When fatigue sets into the body and mind, your inner character begins to show. Without a weekend or afternoon recess to recharge both physically and mentally, weary candidates are thrust into leadership positions and evaluated under the ever watchful eye of uncompromising mentors and trainers.

Can your actions, planning processes and decisions stand up to the scrutiny of comparison against Army doctrine, values and leadership competencies?

An exemplary Soldier recently commissioned from the Officer Candidate School at 27 years of age with a wife and young child.

Like all other OCS applicants, he had earned a bachelor’s degree, was a U.S. citizen, was under 33 years of age, easily passed the physical fitness test and passed the accessions board.

He was the ideal candidate, and like all other candidates, his time at OCS marked the beginning of his commissioned officer career. One of the traits that set this candidate apart was that OCS also marked the end of his noncommissioned officer career.

Every Soldier in the Army accepts and expects his comrades to uphold the Army values, but the NCO is known as the standard bearer. There are few that can claim to hold the same deference to the standards of the Army.

Therefore, it should be no surprise that a successful NCO would be successful at OCS, whose motto, remember, is “STANDARDS! NO COMPROMISE!”

Now, in a time of force-shaping boards and reductions in force, it is more important than ever to promote our leaders from within. Commanders, first sergeants, and sergeants major should develop junior leaders, not just to be outstanding senior NCOs, but to pursue a commission.

“From my experience, officers are the epitome of composed professionals,” wrote one NCO OCS candidate on his entrance exam when describing some traits of good officers. “The most impressive trait I have observed is the energetic determination to accomplish any task that lay before them.”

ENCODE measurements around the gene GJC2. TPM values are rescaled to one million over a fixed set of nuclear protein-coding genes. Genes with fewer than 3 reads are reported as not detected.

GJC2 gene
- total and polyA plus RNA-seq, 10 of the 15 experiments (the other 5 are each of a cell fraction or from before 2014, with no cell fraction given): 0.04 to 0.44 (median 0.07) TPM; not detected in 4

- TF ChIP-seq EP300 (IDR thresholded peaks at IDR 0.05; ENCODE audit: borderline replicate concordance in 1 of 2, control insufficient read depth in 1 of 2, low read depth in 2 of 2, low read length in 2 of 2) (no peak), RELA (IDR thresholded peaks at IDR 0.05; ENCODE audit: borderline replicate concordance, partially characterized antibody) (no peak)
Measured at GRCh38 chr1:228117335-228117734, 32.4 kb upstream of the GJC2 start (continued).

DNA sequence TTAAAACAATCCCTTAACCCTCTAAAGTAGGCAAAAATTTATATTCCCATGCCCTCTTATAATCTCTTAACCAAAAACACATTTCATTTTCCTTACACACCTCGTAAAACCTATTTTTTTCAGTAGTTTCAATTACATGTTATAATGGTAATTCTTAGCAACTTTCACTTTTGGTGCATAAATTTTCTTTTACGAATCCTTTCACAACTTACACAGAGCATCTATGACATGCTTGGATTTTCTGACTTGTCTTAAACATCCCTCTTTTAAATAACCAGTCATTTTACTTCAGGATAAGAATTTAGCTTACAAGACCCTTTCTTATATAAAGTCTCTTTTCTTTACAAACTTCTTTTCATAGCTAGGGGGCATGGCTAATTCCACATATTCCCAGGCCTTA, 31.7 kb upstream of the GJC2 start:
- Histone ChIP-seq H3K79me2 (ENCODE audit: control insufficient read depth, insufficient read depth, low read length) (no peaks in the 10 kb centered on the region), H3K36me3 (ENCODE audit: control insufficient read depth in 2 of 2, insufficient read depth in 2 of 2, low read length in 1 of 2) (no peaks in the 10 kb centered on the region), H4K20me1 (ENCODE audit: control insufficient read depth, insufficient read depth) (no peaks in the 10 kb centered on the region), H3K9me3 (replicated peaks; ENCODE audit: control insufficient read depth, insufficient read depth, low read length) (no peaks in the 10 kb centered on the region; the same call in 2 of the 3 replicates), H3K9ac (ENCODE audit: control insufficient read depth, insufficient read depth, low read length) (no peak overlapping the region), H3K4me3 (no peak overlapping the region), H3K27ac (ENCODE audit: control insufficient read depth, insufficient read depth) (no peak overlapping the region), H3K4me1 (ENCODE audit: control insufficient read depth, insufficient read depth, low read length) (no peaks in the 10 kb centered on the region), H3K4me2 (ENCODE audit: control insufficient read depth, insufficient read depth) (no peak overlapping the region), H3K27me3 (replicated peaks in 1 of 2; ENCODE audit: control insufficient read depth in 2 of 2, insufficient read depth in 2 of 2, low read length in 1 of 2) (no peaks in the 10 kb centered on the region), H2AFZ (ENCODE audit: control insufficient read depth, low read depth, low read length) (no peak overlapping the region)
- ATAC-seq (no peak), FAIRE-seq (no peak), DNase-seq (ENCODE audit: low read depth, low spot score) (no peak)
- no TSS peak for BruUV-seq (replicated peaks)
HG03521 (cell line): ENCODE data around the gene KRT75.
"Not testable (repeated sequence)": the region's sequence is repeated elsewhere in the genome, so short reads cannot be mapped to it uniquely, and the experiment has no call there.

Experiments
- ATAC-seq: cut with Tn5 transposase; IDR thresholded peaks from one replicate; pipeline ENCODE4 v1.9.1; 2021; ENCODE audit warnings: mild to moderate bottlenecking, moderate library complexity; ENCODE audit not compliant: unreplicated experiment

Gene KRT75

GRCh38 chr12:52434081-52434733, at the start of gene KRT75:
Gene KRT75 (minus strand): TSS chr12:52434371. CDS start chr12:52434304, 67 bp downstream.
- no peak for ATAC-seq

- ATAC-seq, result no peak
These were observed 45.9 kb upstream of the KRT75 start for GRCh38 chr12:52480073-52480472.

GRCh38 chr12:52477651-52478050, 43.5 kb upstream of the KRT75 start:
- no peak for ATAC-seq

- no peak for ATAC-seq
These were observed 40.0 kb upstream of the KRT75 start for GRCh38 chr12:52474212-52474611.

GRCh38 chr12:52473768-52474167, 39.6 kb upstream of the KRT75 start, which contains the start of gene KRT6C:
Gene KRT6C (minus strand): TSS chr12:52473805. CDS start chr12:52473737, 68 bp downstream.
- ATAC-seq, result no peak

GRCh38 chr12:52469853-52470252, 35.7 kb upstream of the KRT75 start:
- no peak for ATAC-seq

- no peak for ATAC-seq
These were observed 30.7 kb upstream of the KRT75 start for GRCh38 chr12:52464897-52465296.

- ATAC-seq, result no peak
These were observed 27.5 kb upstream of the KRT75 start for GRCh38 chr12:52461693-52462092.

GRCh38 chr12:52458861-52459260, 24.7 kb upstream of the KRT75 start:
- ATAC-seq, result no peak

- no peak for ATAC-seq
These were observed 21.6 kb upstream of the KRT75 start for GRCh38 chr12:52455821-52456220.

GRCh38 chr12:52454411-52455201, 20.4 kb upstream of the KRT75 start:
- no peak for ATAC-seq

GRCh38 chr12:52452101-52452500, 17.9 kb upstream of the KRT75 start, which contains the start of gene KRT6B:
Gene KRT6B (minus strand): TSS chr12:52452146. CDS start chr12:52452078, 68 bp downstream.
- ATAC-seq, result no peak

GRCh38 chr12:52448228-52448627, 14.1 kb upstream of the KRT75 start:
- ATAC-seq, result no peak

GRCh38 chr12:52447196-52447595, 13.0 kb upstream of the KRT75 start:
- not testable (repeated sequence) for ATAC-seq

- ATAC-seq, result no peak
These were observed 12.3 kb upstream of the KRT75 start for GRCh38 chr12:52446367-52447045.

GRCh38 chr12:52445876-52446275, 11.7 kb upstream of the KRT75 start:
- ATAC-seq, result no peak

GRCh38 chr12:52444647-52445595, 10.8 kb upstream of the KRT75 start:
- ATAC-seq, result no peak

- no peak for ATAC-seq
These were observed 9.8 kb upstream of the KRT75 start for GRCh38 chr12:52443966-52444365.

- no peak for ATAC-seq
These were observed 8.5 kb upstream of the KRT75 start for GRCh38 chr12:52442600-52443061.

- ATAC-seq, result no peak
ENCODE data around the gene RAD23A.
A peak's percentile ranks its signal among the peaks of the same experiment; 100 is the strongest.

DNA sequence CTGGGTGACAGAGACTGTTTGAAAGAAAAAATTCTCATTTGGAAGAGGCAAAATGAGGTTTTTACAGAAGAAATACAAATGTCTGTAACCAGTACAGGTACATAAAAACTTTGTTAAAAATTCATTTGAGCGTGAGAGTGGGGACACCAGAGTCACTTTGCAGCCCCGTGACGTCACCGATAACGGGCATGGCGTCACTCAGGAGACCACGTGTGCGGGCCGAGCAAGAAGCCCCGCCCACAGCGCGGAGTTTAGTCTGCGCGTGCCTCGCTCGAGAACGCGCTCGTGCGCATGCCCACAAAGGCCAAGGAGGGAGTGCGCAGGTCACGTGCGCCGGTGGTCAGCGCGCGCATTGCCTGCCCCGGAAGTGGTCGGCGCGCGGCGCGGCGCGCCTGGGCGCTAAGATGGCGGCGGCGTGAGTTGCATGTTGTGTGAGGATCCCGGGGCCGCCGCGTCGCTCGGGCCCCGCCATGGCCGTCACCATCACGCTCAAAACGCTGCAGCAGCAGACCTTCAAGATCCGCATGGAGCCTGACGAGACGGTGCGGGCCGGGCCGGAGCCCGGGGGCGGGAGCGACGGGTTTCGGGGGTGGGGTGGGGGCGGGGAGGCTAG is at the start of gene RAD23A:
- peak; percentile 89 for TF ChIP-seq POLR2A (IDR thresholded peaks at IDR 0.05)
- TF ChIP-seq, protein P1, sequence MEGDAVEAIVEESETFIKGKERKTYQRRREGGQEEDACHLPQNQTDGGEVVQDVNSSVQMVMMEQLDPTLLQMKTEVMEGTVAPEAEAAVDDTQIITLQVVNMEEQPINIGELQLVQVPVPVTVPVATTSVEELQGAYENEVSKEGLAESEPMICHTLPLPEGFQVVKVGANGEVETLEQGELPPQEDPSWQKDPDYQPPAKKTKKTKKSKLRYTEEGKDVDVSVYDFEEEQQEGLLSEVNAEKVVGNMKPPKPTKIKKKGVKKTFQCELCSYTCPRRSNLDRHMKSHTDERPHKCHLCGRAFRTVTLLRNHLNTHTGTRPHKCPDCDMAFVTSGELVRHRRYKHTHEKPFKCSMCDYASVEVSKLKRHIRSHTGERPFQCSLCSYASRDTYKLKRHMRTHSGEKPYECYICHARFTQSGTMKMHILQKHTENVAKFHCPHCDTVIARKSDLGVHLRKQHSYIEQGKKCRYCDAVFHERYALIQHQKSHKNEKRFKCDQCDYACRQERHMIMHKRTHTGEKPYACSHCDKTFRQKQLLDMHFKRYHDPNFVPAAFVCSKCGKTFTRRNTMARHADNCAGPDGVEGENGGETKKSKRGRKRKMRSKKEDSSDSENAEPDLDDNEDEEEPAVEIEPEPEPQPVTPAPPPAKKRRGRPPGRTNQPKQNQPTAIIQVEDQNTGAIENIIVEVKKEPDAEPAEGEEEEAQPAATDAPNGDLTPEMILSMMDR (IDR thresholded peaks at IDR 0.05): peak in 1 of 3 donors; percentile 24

These are the same characteristics we expect from our NCO corps.

More than 70 years ago, Capt. Michael “Iron Mike” Paulick saw the same traits in a young sergeant under his command. In 1944, Paulick issued a battlefield promotion to Sgt. Audie Murphy as a commissioned officer. As a second lieutenant, Murphy went on to earn our nation’s highest award – the Medal of Honor.

Every leader has the opportunity and responsibility to identify exceptional noncommissioned officers and to mentor them about pursuing a commission. Guiding our nation’s best toward the commissioned officer corps does not minimize the importance of NCOs. They are the “Backbone of the Army.” Every Soldier deserves a great leader, and every NCO deserves the best commanding or supervising officer possible.

During fiscal year 2015, Army accessions policy limited applicants to six years of prior active federal service. This policy, coupled with the required bachelor’s degree, prevented many experienced and talented NCOs from applying to OCS. A four year degree is still currently required, but the restriction to time in active federal service is no longer applicable.

If you are one of the many talented and driven NCOs who has earned a degree before or while on active duty, this is the self-development and initiative expected of OCS candidates and commissioned officers.

If you or someone you know lives by the Army standards, without compromise, has the energetic determination to accomplish any task and wants increased responsibility, then visit https://www.hrc.army.mil/Officer/Officer%20Candidate%20School and start preparing for a career in the commissioned officer corps today!